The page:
Production Might Weaken In Second-Half 2023

A key factor in the European economy's solid performance over 2022 was industrial production catching up on backlogged orders that had accumulated during the pandemic. This boost in production benefitted GDP, exports, and employment. Thanks to easing supply chain bottlenecks, including port congestion and semiconductor shortages, European industry was able to raise production to an all-time high last year (see "Economic Outlook Eurozone Q1 2023: Reality Check", published Nov. 28, 2022), and current order levels indicate that it still has five months of assured production. Alongside lower prices for industrial and energy commodities, this should ensure industrial production remains steady until the summer.

While European industry had a strong start to 2023 with production up 0.7% in January, driven by energy-intensive sectors, new orders have decreased significantly. Unless there is a strong rebound in new orders—potentially driven by China's reopening--the upward trend in European production is likely to lose steam in the second half of 2023, with possible implications for the labor market (see chart 7). Fading momentum in industrial production and a slowdown in construction caused by higher interest rates over this year and next lead us to expect a slight increase in the unemployment rate, which we forecast will rise to 7.2% in 2024 from 6.7% in 2022.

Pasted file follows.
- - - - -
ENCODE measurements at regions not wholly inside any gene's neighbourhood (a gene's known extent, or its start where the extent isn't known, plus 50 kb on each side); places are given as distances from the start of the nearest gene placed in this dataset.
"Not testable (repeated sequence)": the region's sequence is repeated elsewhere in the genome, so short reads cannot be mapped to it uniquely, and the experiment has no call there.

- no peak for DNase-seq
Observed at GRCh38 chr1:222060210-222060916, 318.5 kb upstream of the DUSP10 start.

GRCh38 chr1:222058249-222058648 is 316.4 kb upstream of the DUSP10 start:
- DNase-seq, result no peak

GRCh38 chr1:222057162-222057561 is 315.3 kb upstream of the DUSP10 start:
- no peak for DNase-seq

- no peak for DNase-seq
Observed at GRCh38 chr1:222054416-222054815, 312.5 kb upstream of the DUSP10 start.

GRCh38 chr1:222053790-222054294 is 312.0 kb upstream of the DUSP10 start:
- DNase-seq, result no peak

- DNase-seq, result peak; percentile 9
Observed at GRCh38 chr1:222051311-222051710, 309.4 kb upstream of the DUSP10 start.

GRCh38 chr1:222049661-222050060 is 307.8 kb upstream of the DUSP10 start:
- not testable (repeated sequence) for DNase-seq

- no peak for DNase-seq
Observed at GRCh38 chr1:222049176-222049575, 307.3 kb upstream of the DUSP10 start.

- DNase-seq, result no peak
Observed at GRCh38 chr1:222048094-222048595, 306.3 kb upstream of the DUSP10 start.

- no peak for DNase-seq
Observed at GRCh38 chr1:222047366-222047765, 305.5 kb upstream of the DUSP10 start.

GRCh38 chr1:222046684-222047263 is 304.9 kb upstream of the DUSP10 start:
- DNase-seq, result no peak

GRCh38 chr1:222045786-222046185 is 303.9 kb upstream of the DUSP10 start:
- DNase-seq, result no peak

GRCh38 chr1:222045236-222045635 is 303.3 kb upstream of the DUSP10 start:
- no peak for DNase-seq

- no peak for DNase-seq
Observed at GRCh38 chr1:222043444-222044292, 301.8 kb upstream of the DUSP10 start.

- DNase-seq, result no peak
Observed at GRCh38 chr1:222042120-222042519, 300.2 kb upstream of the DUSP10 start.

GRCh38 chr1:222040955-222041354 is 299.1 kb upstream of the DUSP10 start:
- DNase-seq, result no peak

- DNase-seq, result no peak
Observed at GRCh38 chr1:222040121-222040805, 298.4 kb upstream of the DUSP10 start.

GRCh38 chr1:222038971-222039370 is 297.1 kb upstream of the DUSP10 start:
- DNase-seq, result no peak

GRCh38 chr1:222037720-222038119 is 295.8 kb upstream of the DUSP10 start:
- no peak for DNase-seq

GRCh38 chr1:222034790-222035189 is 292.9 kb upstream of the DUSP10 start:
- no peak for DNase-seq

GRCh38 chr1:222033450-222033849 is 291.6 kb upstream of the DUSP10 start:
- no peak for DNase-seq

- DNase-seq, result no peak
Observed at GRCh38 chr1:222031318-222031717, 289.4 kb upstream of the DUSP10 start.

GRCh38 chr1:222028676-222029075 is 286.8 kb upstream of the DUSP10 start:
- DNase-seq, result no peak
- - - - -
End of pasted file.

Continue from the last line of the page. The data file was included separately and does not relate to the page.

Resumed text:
Chart 7


Rising Wages And Public Investment Will Prevent A Eurozone Recession

While monetary policy will increasingly dampen domestic demand this year and next, and the production cycle will lose steam, we expect other factors will support the European economy.

First, nominal wage growth is set to accelerate. The number of unemployed per job vacancy is still unusually low (see chart 8). Negotiated wages have increased at a moderate pace (3% at the end of 2022), but marginal wage growth is 6% (see "Marginal Wage Growth In The Eurozone May Be Starting To Cool," published Jan. 18, 2023) and recent wage agreements point to an acceleration toward 5% growth in total pay next year. Higher wages will increase households' purchasing power, even more so as consumer prices are likely to increase at a slowed pace.

Second, governments have taken, or they have already reconducted, measures to shield the consumer from the energy price shock in the form of prices cap and subventions. The Bundesbank estimates that the relief measures on consumer prices could have an effect of -1.9 pps on the headline inflation rate in 2023. In France, a study by INSEE estimates that inflation between the second quarter of 2021 and the second quarter of 2022 would have been 3.1 pps higher without the "tariff shield".